guest blogger john hare
What if games can be quite entertaining even if not practical. This particular one is what if Griffen had dictated an RS-68 for the Ares? It is existing and has considerably more thrust than the J2S, which would seem to imply a more capable second stage with considerably more payload to orbit.
Second glance is where the problems and fun start. A fifth segment was already required for the Ares I first stage even with the available thrust of the J2S, so theÂ SRB would seem to be even more inadequate to support an RS-68 upper stage. Unless you parallel stage to get enough take off thrust, but then you are stuck with a clumsy layout and a sea level Â nozzle on the upper stage. Serial stage seemed to be a requirement. Using a pair of stock SRBs would provide enough performance to lift a large upper stage compatible with an RS-68 fitted with a vacuum optimum expansion nozzle, but that would have been a different game altogether.
This what if idea comes from another direction. What if the gas generator cycle RS-68 pumped it’s propellants into the SRB to increase it’s thrust as much as adding another segment only without adding the mass and development of that segment? The gas generator cycle presumably can send propellants through a pipe without concern as to where they are actually used. So the plumbing for the upper stage has two flow paths for the propellant down stream of the pumps. One goes to the first stageÂ SRB to boost thrust and ISP, while the other path goes to the RS-68 thrust chamber as second stage propulsion.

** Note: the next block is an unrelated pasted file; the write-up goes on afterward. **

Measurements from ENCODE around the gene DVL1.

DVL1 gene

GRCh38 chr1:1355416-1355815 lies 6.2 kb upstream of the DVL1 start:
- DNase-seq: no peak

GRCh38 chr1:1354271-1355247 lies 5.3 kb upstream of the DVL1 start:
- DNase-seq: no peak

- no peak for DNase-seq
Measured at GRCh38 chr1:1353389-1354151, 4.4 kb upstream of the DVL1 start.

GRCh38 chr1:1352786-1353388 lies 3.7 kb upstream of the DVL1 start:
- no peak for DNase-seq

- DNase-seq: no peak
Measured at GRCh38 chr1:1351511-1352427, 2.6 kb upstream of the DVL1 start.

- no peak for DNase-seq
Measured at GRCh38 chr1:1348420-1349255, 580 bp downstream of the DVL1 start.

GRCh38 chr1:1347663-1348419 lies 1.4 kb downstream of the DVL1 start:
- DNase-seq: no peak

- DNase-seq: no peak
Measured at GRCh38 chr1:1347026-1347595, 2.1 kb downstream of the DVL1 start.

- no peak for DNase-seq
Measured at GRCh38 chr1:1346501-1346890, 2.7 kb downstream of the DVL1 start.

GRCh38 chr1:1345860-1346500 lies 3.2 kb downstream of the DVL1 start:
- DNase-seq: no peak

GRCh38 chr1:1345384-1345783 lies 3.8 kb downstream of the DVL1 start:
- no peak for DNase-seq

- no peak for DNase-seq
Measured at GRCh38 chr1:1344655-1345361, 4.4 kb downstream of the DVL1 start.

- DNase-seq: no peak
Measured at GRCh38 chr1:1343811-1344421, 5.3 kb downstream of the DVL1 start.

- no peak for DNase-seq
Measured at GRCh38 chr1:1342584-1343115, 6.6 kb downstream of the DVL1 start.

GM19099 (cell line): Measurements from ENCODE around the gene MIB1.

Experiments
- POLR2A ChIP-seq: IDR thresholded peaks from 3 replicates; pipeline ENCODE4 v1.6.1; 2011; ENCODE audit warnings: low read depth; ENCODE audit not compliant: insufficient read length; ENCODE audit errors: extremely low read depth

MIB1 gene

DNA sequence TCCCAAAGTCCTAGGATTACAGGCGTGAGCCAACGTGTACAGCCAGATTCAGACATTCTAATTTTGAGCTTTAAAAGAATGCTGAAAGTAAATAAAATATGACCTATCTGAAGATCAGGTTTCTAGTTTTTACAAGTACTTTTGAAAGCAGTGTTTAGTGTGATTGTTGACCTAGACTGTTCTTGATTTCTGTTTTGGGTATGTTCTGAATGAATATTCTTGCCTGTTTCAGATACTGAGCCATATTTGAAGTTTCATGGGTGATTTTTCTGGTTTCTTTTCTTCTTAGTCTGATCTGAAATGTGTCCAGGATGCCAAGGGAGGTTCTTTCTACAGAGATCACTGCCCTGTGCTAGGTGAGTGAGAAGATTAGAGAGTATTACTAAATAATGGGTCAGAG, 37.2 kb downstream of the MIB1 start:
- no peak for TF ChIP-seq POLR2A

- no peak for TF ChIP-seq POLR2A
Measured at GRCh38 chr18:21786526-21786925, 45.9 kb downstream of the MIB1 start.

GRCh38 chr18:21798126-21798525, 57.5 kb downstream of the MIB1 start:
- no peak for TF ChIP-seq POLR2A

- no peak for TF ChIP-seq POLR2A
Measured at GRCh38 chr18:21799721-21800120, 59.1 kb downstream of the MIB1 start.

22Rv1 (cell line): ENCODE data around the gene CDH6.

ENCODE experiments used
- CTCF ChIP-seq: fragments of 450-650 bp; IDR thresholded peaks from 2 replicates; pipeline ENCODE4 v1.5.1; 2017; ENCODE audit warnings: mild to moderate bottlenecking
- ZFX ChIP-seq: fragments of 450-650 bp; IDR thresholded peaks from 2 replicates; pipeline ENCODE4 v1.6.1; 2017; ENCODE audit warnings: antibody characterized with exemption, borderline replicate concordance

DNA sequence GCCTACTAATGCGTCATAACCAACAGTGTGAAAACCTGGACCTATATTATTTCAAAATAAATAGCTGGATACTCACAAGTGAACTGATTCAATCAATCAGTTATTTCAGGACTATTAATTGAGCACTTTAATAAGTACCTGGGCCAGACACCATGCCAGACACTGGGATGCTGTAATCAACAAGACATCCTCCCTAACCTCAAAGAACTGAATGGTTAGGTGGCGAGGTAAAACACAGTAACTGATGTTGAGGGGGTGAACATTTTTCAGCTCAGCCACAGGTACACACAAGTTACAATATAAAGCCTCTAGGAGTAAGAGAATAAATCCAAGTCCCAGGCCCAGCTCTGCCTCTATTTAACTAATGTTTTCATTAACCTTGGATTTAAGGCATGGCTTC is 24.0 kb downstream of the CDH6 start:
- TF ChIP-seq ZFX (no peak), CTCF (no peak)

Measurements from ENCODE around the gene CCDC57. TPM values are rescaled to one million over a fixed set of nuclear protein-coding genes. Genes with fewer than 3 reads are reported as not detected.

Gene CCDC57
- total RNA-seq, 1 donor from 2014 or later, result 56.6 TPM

With the hundred foot L* of the SRB and the rough and tumble combustion of the solid, it would seem that there would be no problem with mixing and burning even with minimal injector capability. A dozen or so ports of inches in diameter should be sufficient. The effective sea level Isp of the virtual RS-68 should even be higher than a stock version as found on the Delta IV because the expansion ratio would be less and the exhaust temperatures higher due to the much higher temperatures of the solid combustion products. The H2/O2 combustion would actually lower the temperature of the solid rocket exhaust though which would drop that effective Isp some. The net Isp effect would seem to be similar to a stock SRBÂ parallel staged with a stock RS-68. The total thrust and Isp would seem to be a bit higher than the five segment SRBÂ while being much lighter.
Testing could be by bolting an H2/O2 propellant supply to a stock SRB at ATK’s static test stand. It shouldn’t be more expensive or time consuming that the five segment development. It would alsoÂ test a possible command throttle capability.
If this could be made to work, it would put a ~700,000 pound upper stage at roughly the sameÂ altitude and velocity as the Shuttle stack at SRB burnout. A very high expansion ratio RS-68 should get an Isp considerably higher than a stock engine, possibly approaching RL-10 performance. Various assumptions give a mass ratio of 4 to 5 for the rest of the way to orbit. IfÂ this different Ares I placed 140,000 to 175,000 pounds in LEO, then effective payload should be in the 30-40 ton class even with the extra tankage supporting the first stage burn.
Properly handled, this would seem to be a better, faster, cheaper way to get a strong medium lift. We all know better, which is why this is just a what if post for fun. Unless the concept itself is viable and can be applied to other vehicles later on.